One in four delaying having CHILDREN because of fears about climate change - 'Mankind is to blame'

A study has found that a quarter of Americans have put life plans on hold over fears of climate change
A study has found that a quarter of Americans have put life plans on hold over fears of climate change

Research has found that one in four have put off having children and other life plans over concerns about climate change

Published

A quarter of Americans are delaying long-term plans such as starting a family in fear that climate change will cause more weather calamities.

According to a survey, a growing number of people are concerned about global warming with four fifths calling it a “real” phenomenon and nearly two thirds blaming it on mankind.

The results come after at least 17 people were killed following storms and flooding in California.

Devastating flooding has hit parts of California
Devastating flooding has hit parts of California

In recent days, rescuers searched for five-year-old Kyle Doan, who was swept away by water on the central coast near San Miguel on Monday.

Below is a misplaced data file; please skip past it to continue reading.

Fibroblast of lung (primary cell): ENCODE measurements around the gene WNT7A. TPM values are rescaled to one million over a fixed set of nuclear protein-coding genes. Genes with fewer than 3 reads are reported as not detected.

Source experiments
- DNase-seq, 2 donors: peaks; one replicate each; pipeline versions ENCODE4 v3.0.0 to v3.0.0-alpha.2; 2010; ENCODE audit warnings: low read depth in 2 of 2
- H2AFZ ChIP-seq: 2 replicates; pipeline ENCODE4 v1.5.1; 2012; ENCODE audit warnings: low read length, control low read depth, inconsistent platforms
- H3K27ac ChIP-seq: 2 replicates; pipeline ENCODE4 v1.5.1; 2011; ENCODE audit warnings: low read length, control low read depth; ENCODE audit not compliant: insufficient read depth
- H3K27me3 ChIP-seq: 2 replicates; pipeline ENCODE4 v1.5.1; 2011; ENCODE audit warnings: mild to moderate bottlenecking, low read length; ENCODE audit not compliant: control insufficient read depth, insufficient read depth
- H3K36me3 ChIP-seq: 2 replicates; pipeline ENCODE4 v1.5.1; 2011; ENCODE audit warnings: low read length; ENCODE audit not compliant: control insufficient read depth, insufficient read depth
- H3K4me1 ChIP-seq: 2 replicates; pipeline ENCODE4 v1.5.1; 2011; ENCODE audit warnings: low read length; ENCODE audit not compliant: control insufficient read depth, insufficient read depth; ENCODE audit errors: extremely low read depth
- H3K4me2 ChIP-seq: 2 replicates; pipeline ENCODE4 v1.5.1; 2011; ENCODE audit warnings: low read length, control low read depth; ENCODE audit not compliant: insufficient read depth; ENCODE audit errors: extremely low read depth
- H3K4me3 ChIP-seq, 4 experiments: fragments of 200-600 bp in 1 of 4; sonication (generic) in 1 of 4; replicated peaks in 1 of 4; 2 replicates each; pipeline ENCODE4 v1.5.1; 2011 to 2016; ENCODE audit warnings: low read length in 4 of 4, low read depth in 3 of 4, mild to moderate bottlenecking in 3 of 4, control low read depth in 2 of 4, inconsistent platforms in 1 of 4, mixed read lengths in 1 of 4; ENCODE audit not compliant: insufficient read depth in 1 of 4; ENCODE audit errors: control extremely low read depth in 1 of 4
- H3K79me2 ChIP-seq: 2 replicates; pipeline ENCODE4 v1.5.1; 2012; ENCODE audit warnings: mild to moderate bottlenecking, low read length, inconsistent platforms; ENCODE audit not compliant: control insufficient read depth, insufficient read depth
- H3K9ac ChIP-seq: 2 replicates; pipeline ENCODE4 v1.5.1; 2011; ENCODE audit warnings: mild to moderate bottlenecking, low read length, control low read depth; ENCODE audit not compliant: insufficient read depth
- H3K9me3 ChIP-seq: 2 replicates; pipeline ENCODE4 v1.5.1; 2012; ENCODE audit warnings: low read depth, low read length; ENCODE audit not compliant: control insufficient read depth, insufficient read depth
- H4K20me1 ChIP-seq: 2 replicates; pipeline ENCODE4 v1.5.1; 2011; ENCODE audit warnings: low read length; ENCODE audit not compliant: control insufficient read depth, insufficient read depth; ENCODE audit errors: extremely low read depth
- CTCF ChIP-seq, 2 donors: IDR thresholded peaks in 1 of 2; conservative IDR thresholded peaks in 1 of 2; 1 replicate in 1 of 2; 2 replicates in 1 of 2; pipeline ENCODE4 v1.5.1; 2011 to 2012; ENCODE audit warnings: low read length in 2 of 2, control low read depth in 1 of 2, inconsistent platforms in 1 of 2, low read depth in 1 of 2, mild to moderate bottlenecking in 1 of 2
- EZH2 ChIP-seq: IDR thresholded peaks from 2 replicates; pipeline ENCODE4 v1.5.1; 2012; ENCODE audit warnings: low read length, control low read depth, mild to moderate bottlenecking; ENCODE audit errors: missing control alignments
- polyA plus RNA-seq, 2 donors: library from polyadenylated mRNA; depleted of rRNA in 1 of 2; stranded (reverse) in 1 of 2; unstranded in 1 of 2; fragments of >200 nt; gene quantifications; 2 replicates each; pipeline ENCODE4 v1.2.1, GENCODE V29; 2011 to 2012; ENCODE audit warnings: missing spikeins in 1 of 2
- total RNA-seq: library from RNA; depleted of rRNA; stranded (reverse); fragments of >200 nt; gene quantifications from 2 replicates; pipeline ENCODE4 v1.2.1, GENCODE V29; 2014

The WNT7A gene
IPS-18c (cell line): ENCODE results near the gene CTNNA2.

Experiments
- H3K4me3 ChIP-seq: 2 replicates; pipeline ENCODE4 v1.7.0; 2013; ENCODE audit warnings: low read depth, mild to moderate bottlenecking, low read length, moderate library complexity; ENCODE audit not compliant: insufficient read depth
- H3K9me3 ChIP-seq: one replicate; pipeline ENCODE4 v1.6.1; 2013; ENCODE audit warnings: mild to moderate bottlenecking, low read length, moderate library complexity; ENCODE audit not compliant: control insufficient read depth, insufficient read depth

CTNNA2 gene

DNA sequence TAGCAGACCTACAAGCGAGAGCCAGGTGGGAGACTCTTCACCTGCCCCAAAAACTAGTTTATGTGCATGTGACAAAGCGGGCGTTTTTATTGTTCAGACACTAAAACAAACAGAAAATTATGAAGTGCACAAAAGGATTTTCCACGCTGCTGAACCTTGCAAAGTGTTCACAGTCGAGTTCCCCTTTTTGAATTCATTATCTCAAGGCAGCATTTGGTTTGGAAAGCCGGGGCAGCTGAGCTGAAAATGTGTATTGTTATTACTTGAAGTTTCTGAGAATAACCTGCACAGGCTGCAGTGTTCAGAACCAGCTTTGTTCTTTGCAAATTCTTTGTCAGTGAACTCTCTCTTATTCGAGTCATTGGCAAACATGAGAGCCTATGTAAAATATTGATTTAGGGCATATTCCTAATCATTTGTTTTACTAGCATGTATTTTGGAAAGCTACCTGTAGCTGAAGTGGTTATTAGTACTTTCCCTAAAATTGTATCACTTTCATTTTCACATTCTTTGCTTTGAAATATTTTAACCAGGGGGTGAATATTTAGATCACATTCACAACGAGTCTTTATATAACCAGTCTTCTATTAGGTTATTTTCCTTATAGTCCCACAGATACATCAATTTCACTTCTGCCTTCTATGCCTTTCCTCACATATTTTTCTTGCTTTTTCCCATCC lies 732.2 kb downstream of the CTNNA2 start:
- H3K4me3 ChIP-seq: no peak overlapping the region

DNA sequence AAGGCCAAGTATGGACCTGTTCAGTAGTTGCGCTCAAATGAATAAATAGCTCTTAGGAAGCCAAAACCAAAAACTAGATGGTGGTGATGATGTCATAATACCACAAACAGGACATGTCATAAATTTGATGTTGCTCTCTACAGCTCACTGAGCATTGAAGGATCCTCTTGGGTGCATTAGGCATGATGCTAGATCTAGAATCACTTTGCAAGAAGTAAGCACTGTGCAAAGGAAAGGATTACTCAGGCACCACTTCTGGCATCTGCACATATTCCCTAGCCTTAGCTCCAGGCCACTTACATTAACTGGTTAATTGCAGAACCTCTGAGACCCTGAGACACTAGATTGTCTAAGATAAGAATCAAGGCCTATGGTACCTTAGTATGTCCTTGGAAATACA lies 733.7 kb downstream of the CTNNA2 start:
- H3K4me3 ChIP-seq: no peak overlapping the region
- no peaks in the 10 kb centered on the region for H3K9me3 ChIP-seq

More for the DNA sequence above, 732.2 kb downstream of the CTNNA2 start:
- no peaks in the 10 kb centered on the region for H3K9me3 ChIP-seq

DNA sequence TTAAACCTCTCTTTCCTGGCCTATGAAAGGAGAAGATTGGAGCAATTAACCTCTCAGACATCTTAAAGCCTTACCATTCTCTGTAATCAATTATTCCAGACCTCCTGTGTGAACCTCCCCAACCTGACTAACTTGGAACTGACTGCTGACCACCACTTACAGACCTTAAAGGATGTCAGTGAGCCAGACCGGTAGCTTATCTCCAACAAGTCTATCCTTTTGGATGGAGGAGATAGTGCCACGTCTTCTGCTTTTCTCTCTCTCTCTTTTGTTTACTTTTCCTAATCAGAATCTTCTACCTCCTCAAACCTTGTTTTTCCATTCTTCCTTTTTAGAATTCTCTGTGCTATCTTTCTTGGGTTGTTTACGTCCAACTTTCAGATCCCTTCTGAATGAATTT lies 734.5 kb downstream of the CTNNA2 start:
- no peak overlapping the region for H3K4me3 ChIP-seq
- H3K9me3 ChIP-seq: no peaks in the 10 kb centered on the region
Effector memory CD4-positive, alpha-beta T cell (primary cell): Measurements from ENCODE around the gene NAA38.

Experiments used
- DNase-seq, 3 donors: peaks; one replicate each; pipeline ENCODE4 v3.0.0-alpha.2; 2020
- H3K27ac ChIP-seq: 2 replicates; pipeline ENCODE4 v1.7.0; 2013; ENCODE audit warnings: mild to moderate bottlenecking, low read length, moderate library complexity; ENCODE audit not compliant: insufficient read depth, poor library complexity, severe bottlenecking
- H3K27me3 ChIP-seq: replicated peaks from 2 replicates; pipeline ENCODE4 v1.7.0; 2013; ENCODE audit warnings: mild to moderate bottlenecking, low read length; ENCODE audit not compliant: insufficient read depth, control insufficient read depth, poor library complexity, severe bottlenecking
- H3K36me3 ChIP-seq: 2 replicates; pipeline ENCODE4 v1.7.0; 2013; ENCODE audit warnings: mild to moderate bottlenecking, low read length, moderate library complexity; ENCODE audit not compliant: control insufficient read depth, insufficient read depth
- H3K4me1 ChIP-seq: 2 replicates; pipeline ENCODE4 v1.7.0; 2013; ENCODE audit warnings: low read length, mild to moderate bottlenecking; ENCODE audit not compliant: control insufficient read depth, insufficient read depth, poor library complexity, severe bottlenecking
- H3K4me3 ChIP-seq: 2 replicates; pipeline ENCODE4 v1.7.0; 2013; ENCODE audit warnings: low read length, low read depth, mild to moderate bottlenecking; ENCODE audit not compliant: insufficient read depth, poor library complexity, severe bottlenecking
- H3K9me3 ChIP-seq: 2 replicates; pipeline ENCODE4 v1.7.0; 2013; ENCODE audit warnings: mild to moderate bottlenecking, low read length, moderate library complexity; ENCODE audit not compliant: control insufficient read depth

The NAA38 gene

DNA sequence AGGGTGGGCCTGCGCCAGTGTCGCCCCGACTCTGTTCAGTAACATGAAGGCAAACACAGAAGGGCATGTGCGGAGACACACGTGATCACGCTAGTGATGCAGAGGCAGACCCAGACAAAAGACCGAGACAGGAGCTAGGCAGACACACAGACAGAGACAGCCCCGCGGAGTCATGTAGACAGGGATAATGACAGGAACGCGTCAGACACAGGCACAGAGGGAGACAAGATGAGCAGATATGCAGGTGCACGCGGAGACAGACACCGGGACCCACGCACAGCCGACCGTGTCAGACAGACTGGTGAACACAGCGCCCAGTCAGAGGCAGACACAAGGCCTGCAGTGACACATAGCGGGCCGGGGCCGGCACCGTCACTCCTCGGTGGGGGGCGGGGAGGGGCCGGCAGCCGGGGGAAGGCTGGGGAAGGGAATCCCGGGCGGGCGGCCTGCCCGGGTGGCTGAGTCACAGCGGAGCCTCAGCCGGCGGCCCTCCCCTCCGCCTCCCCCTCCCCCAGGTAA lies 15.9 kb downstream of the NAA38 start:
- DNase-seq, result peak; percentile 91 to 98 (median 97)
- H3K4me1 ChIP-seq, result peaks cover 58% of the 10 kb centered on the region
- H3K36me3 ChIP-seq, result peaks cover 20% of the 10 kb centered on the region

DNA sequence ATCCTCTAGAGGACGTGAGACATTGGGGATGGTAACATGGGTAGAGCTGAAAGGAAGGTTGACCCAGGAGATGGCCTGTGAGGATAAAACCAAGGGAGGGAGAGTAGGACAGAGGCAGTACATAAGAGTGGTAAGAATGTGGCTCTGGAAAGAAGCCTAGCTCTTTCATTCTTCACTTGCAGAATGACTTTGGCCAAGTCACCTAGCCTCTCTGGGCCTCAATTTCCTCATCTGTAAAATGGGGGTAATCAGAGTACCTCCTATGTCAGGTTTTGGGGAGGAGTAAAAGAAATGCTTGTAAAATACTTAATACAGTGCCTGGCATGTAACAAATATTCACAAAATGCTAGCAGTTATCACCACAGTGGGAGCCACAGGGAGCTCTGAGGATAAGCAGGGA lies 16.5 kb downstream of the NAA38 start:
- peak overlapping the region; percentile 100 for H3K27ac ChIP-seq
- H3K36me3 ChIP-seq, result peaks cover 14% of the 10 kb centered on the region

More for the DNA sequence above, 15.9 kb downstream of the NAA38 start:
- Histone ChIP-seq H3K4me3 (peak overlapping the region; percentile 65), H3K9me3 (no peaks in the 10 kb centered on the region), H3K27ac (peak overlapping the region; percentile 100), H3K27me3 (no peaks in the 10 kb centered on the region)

Frederic Van Heems, the firm’s president said the survey of 1,002 people in the US has highlighted a “sense of urgency” over climate change.

Just 14 per cent of those surveyed said there was “nothing to worry about”.

While a quarter of respondents described “not being at peace” due to global warming and were “giving up on long-term projects such as having children”.

Other studies have shown that Americans increasingly consider floods, hurricanes and heatwaves when deciding on where to buy new homes.

But a 10-year study of migration by the University of Vermont revealed that many people still relocated to areas damaged by wildfires.

California has suffered costly weather disasters
California has suffered costly weather disasters

California’s winter tragedy follows a year of costly weather disasters in the US with 18 climate extremes that caused at least $1billion in damage.

Two thirds of people who participated in the study said pollution was a “serious and immediate threat”.

More than half said people had to change “live more frugally and put in place technological solutions to reduce climate disruption” according to the report.